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Federal Agency: Proper Use of Child-Safety Seats Is Essential

Parents of young children should heed a new federal warning about child-seat safety.

The National Highway Traffic Safety Administration (NHTSA) is expected to require child-seat manufacturers to inform parents not to use lower seat anchors if the combined weight of the child and the seat exceeds 65 pounds. The lower anchors are part of the LATCH system, which the agency began to require under a federal rule in 2001. However, recent data shows that the anchors are not sufficiently strong to guarantee proper functioning for heavier loads in the event of a car accident.

Parents should note the weight of the child seat, which typically ranges from 15 to 33 pounds. If adding the child to the seat pushes the weight past the 65-pound limit mark, parents should avoid using the lower anchors.

Child safety advocates petitioned the agency to make this change, arguing that the older rule was out of date due to changes in car and child-seat technology and manufacturing. While the new rule may help parents recognize the dangers of a too-weak lower anchor, many say the agency should also call for manufacturers to produce stronger, safer anchors.

Faulty anchors and a poor understanding of the proper use of the LATCH system can lead to tragic consequences. Statistics show that parents are often unfamiliar with safe child-seat practices. Only 30 percent of parents properly use lower anchors and top tether straps. In the event of an accident, these mistakes can lead to serious injury or even death.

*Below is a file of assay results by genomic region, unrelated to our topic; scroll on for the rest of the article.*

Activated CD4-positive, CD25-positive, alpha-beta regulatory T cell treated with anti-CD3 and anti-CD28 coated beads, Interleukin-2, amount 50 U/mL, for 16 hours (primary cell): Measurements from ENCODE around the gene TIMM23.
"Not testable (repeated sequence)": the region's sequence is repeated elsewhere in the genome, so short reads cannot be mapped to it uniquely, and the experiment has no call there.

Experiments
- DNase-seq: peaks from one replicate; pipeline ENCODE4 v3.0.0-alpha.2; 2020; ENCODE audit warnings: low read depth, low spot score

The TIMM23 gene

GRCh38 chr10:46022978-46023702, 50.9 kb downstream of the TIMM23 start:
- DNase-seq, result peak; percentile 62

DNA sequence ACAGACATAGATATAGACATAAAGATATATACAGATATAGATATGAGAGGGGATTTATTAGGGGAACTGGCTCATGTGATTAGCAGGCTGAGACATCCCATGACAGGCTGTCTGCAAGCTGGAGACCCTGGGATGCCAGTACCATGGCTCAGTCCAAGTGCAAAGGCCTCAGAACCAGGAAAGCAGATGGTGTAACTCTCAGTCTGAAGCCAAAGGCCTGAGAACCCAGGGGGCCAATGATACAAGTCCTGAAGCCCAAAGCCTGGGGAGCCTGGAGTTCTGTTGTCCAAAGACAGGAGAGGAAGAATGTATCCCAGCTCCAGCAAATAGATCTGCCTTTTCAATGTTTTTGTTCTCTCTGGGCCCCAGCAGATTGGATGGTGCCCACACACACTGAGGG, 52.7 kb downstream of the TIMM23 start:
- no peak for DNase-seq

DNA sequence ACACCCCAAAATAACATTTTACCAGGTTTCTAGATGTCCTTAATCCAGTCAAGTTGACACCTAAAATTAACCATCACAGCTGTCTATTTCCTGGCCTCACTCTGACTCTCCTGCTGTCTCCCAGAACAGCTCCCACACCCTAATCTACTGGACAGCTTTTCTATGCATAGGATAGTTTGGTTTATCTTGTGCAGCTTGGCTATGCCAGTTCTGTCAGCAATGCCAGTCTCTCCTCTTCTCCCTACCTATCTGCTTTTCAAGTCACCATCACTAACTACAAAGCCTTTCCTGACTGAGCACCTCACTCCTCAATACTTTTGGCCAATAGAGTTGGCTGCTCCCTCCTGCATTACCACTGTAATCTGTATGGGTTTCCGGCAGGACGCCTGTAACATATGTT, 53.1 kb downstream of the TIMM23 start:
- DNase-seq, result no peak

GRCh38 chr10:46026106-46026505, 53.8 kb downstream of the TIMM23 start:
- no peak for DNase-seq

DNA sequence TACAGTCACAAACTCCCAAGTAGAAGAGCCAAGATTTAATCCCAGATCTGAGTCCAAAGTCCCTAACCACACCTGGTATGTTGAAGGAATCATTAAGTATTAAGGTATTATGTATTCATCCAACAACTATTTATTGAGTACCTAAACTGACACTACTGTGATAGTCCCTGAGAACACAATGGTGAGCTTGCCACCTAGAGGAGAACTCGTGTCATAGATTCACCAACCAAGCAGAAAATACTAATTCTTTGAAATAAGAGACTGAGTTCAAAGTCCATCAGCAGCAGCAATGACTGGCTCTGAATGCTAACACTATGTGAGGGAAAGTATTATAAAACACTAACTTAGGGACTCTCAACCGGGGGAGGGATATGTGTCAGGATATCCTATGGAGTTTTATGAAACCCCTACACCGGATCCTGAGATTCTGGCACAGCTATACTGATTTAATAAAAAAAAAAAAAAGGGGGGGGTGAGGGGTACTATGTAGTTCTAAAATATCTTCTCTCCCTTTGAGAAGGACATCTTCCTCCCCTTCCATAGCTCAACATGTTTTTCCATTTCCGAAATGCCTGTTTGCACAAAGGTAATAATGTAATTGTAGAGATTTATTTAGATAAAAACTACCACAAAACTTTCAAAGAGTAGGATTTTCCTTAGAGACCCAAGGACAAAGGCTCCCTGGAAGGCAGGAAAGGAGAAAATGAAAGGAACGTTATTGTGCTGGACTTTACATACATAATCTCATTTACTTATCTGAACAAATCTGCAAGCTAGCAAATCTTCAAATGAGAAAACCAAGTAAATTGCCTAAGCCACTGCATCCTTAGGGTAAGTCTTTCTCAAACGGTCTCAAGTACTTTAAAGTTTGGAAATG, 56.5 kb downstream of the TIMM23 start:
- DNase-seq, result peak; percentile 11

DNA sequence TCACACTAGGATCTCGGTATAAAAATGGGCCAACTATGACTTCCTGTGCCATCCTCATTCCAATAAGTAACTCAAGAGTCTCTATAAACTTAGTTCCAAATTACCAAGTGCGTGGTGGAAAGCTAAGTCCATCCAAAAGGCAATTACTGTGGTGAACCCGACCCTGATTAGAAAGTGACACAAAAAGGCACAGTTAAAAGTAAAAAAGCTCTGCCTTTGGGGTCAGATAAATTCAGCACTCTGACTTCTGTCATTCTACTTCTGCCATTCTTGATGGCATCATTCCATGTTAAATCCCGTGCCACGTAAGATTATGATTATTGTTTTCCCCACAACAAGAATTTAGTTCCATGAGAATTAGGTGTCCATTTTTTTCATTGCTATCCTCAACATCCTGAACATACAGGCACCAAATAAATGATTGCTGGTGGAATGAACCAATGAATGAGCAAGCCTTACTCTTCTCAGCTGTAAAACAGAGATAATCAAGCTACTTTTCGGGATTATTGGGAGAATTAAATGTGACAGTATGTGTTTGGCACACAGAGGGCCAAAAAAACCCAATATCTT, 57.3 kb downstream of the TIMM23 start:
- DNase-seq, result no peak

While agencies like the NHTSA have pushed for safer seats, it's clear that more action is needed to require manufacturers to build safe designs and advise parents on proper use. Experts recommend that parents strap their children to car seats with harnesses until age eight. However, it's equally important that parents demand good information from manufacturers in order to use the equipment properly.

Manufacturers who produce faulty equipment or fail to warn of the dangers of faulty equipment may be liable for injuries to children who use seats equipped with the LATCH system. Parents should seek consultation from an experienced products liability attorney if their child is a victim of a faulty or defective safety seat. They may be entitled to compensation in a personal injury or wrongful death action.

Source: USA Today, "Child seat requirements change with 2014 rule," Jayne O'Donnell, June 7, 2012

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